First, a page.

In Pittsburgh's Homewood district, a mural soars above the neighbourhood. Called Liberation Wall, this colourful masterpiece is the long-time project of Kyle Holbrook, a local muralist and activist. Created in conjunction with the Moving Lives of Kids Community Mural Project (or M.L.K. Mural) – which encourages children to contribute to their neighbourhoods through the arts – the project took over three years to complete the largest mural in Pittsburgh. The Liberation Wall chronicles over 400 years of African American history, including figures like Jessie Owens and Billie Holiday to activists like Martin Luther King Junior. Their presence serves as a reminder of how their contributions shaped America and its culture.

Liberation Wall is an ocean of colour separated into two pieces. The first covers several stories of Homebrook's Community Empowerment Association and multicoloured arrows snake through the piece, drawing the eye to different historical figures. Malcolm X stares at the viewer behind his signature glasses, while a panther at the bottom alludes to the revolutionary Black Panther Party. An old proverb ties the piece together: "You already possess everything to be great."

The left section of the Liberation Wall takes an in-depth look at African American history: W.E.B. Du Bois and Booker T. Washington, two figures who shaped black social and economic progress, are featured. Between black soldiers and famous athletes, small, blue figures intertwine their hands, connecting one mural to the next. Over 100 children and teens contributed to the mural, a reminder that children can contribute to cities, no matter their age.  

However, the wall is not just a celebration of African Americans: it is a memorial. In fact, according to the Pittsburgh City Paper, Holbrook primarily describes his work as a "tribute to victims of police brutality and racism." The Liberation Wall memorializes the men and women who lost their lives to police brutality. George Floyd, who passed on March 25th, is a cornerstone of the mural. His face is a sombre black and white, a grim reminder of police brutality that plagues the country. Ahmaud Arbery and Breonna Taylor, who died on February 23rd and March 13th, are also featured.

Kyle Holbrook’s Liberation Wall (2017-2020) mural, Community Empowerment Association, Pittsburgh, Pennsylvania (David Carrier)

The Liberation Wall is more than a piece of art: it is an educational tool designed to teach and foster discussion in the local community. In addition to celebrating influential figures, such as activists, musicians, athletes, and military figures, the mural highlights events omitted from the history books. There are references to the Tulsa Race Massacre of 1921, where a white mob completely destroyed the Black town of Greenwood. Before the riots, Greenwood was a thriving community with a prosperous business district. Although the exact numbers are hard to confirm, The Tusla Historical Society and Museum estimates that between 100 – 300 residents lost their lives, while thousands were left homeless. Newspapers and history books spent the subsequent years suppressing or ignoring the Tulsa Race Massacre.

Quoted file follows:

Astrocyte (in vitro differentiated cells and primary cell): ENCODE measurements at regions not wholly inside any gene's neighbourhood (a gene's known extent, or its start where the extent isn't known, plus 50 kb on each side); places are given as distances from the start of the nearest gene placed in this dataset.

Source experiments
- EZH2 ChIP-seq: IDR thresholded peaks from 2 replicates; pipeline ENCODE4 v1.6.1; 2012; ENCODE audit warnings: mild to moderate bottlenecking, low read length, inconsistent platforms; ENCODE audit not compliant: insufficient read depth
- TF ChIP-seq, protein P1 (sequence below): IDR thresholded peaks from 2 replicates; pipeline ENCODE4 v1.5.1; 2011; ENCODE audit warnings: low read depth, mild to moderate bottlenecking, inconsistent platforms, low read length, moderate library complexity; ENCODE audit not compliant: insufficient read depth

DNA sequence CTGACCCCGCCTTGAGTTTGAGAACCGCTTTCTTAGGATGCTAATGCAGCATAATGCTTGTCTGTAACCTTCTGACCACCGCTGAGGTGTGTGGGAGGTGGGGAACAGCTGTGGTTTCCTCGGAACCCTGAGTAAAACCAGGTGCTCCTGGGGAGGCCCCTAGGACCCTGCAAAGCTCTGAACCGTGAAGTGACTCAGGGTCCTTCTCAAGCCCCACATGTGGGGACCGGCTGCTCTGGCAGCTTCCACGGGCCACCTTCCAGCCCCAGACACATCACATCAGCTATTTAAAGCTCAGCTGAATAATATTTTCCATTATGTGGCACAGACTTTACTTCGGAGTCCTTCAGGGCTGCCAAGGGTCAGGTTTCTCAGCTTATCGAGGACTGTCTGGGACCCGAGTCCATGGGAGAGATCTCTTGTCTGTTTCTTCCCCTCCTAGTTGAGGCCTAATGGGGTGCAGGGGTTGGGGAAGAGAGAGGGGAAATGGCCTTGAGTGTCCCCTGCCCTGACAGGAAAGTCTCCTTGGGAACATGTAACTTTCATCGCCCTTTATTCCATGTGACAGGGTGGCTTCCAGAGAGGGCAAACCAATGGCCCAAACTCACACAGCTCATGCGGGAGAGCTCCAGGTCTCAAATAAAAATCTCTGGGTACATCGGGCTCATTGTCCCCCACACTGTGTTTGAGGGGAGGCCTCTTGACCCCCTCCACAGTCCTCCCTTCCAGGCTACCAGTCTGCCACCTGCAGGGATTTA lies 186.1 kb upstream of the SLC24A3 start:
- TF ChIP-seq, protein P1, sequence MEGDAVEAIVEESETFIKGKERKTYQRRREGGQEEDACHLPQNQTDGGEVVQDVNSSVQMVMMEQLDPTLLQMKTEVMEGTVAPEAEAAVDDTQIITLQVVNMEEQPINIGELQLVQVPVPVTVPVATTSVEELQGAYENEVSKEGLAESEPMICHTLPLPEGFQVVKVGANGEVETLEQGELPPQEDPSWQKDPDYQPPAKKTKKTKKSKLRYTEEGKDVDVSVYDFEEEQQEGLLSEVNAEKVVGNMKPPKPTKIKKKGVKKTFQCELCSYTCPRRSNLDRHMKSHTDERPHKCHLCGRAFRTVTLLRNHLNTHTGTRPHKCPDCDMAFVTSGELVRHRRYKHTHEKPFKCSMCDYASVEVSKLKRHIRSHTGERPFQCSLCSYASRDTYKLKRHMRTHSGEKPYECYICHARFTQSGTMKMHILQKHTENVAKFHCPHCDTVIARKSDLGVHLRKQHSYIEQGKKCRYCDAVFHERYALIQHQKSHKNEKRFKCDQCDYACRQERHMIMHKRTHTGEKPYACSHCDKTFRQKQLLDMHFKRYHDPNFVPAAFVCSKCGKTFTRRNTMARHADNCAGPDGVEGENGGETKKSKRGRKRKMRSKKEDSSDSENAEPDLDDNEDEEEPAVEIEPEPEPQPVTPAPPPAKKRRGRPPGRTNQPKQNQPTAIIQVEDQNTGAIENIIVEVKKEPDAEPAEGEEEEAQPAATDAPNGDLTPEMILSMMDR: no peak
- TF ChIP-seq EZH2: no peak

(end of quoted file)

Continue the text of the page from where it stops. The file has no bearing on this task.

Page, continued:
According to T. Rashad Byrdsong, director of the Community Empowerment Association (or C.E.A.), the local schools have "never focused enough on African-American history." Thus, the Liberation Wall is an attempt to fill a hole in curricula across Pittsburgh and the nation. As Byrdsong notes in the Pittsburgh City Paper: "Culture is very important…You have to know where you come from in order to know where you're going."So, what is next for the Liberation Wall? Byrdsong and Holbrook hope to expand the mural and transform the space into an interactive museum. Their ultimate goal is to add barcodes so that visitors can access an audio clip or short video explaining the significance behind each portrait. Both the C.E.A. and M.L.K. Mural hope that the Liberation Wall proves a useful tool in the fight against systemic racism and inspires future generations.

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